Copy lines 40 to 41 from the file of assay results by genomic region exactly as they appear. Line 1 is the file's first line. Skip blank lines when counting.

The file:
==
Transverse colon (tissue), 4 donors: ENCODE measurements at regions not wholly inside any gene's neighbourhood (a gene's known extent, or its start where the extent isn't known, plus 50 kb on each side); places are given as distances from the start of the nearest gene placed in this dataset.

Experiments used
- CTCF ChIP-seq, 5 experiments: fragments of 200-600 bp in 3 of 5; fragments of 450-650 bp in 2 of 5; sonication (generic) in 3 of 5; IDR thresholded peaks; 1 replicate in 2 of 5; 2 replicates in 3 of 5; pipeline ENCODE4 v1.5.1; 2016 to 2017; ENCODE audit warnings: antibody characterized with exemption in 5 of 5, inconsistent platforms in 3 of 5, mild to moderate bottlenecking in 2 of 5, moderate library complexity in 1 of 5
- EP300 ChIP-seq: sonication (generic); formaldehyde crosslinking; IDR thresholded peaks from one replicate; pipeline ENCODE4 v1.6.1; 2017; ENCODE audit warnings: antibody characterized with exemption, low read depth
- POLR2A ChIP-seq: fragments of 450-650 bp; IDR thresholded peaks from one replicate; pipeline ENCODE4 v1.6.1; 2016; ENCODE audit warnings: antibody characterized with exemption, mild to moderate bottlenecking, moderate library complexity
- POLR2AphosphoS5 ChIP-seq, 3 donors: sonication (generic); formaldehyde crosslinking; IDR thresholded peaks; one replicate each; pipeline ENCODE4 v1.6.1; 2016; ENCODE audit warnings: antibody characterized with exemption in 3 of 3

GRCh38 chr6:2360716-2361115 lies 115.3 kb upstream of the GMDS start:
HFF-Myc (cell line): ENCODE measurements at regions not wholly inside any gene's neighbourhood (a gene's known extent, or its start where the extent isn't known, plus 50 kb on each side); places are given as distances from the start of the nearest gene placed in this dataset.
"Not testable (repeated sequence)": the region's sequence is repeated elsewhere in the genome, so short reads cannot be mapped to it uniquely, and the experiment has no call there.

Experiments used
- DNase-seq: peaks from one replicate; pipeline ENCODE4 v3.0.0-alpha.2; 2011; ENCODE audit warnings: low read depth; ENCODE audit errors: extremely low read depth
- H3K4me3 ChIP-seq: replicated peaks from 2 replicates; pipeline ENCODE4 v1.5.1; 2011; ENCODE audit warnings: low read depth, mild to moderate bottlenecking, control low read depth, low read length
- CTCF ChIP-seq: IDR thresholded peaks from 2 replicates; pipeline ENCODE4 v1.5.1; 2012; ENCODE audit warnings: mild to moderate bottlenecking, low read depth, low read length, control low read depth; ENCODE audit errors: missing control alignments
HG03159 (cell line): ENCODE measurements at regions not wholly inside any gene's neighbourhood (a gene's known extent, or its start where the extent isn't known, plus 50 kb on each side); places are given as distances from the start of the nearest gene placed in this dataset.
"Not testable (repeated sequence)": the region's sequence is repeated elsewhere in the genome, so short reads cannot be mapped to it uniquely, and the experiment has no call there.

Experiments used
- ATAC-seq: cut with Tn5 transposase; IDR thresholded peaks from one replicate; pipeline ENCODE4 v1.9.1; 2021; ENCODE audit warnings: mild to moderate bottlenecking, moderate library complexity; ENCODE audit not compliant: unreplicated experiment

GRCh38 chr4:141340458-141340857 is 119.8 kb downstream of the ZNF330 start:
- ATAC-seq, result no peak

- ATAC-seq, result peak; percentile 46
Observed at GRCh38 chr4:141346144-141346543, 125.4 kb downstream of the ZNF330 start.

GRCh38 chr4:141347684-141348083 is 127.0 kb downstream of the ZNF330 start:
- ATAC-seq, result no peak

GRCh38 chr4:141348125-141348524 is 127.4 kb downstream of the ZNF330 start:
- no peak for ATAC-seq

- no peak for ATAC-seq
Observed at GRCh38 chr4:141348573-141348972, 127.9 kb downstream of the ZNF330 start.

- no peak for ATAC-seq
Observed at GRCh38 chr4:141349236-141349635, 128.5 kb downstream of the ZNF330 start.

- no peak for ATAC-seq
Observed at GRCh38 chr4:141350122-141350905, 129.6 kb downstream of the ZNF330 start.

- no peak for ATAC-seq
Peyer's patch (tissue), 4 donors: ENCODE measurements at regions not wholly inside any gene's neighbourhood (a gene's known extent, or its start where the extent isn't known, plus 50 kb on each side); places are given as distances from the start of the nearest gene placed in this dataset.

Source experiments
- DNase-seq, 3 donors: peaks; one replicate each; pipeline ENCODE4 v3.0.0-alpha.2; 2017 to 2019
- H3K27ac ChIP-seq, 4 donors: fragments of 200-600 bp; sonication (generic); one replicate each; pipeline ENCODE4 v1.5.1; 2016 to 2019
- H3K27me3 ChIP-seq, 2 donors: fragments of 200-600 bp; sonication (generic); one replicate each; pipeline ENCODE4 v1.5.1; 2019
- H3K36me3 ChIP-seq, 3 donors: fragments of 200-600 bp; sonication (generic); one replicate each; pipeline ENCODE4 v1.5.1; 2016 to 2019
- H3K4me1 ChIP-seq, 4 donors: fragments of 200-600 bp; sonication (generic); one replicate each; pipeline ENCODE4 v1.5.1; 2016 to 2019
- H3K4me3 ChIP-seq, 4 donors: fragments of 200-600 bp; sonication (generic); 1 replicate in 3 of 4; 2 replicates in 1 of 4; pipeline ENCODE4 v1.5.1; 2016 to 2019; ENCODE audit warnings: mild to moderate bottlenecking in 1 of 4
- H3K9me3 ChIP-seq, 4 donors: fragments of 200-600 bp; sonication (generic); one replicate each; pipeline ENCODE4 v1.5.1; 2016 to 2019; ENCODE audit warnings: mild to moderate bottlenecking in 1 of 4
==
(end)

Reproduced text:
- H3K4me3 ChIP-seq, 4 donors: fragments of 200-600 bp; sonication (generic); 1 replicate in 3 of 4; 2 replicates in 1 of 4; pipeline ENCODE4 v1.5.1; 2016 to 2019; ENCODE audit warnings: mild to moderate bottlenecking in 1 of 4
- H3K9me3 ChIP-seq, 4 donors: fragments of 200-600 bp; sonication (generic); one replicate each; pipeline ENCODE4 v1.5.1; 2016 to 2019; ENCODE audit warnings: mild to moderate bottlenecking in 1 of 4